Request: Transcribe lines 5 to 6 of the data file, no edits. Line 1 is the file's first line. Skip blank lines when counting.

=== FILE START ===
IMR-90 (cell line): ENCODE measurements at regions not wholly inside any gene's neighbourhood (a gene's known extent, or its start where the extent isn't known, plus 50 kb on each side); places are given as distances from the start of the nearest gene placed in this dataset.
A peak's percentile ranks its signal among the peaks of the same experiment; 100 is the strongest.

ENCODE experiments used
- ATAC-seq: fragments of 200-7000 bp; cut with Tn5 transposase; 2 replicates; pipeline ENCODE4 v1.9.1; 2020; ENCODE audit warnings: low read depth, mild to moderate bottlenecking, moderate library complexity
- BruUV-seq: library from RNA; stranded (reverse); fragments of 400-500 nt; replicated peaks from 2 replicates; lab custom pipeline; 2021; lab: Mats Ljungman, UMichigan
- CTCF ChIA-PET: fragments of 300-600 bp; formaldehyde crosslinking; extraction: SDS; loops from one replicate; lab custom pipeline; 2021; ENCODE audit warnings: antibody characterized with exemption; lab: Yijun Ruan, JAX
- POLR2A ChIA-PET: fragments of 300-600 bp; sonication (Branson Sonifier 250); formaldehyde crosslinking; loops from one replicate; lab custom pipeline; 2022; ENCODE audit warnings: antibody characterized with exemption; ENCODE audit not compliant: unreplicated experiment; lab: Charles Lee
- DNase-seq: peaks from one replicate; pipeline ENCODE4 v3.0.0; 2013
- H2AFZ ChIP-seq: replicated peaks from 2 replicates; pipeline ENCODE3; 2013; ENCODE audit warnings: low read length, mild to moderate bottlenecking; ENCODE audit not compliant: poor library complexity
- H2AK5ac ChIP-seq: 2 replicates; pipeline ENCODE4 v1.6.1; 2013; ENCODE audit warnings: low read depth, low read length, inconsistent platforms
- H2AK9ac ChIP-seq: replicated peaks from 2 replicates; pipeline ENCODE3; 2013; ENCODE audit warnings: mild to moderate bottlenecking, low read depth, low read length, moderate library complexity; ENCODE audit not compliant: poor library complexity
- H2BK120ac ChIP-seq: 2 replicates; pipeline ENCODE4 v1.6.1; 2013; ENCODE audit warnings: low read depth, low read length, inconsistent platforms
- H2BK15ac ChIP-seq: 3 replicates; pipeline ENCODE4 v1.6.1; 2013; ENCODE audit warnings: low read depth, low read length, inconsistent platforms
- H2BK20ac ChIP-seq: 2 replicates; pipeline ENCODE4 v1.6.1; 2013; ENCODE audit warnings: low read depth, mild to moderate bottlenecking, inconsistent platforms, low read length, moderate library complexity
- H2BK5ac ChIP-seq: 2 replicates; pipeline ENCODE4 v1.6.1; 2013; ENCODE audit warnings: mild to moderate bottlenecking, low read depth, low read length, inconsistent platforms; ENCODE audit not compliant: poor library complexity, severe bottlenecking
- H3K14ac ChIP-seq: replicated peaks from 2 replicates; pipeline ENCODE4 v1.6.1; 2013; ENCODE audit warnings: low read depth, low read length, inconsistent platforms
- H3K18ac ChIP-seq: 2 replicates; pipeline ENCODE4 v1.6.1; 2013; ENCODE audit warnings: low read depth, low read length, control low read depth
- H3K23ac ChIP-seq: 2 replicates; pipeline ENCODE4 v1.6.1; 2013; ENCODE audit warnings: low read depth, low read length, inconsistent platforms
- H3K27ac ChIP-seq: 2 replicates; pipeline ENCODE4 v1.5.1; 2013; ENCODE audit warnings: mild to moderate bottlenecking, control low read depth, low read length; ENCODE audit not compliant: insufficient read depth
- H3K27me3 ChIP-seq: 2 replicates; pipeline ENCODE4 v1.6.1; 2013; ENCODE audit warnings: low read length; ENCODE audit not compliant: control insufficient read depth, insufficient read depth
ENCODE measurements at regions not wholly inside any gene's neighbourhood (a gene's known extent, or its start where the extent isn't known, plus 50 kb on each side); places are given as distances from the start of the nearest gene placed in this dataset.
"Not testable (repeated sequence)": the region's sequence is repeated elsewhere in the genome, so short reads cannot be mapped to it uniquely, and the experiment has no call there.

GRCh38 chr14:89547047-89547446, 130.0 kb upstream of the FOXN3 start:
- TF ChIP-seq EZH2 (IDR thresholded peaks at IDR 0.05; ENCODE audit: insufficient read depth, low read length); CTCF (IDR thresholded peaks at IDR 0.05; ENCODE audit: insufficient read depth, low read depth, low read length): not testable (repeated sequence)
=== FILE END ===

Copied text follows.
- BruUV-seq: library from RNA; stranded (reverse); fragments of 400-500 nt; replicated peaks from 2 replicates; lab custom pipeline; 2021; lab: Mats Ljungman, UMichigan
- CTCF ChIA-PET: fragments of 300-600 bp; formaldehyde crosslinking; extraction: SDS; loops from one replicate; lab custom pipeline; 2021; ENCODE audit warnings: antibody characterized with exemption; lab: Yijun Ruan, JAX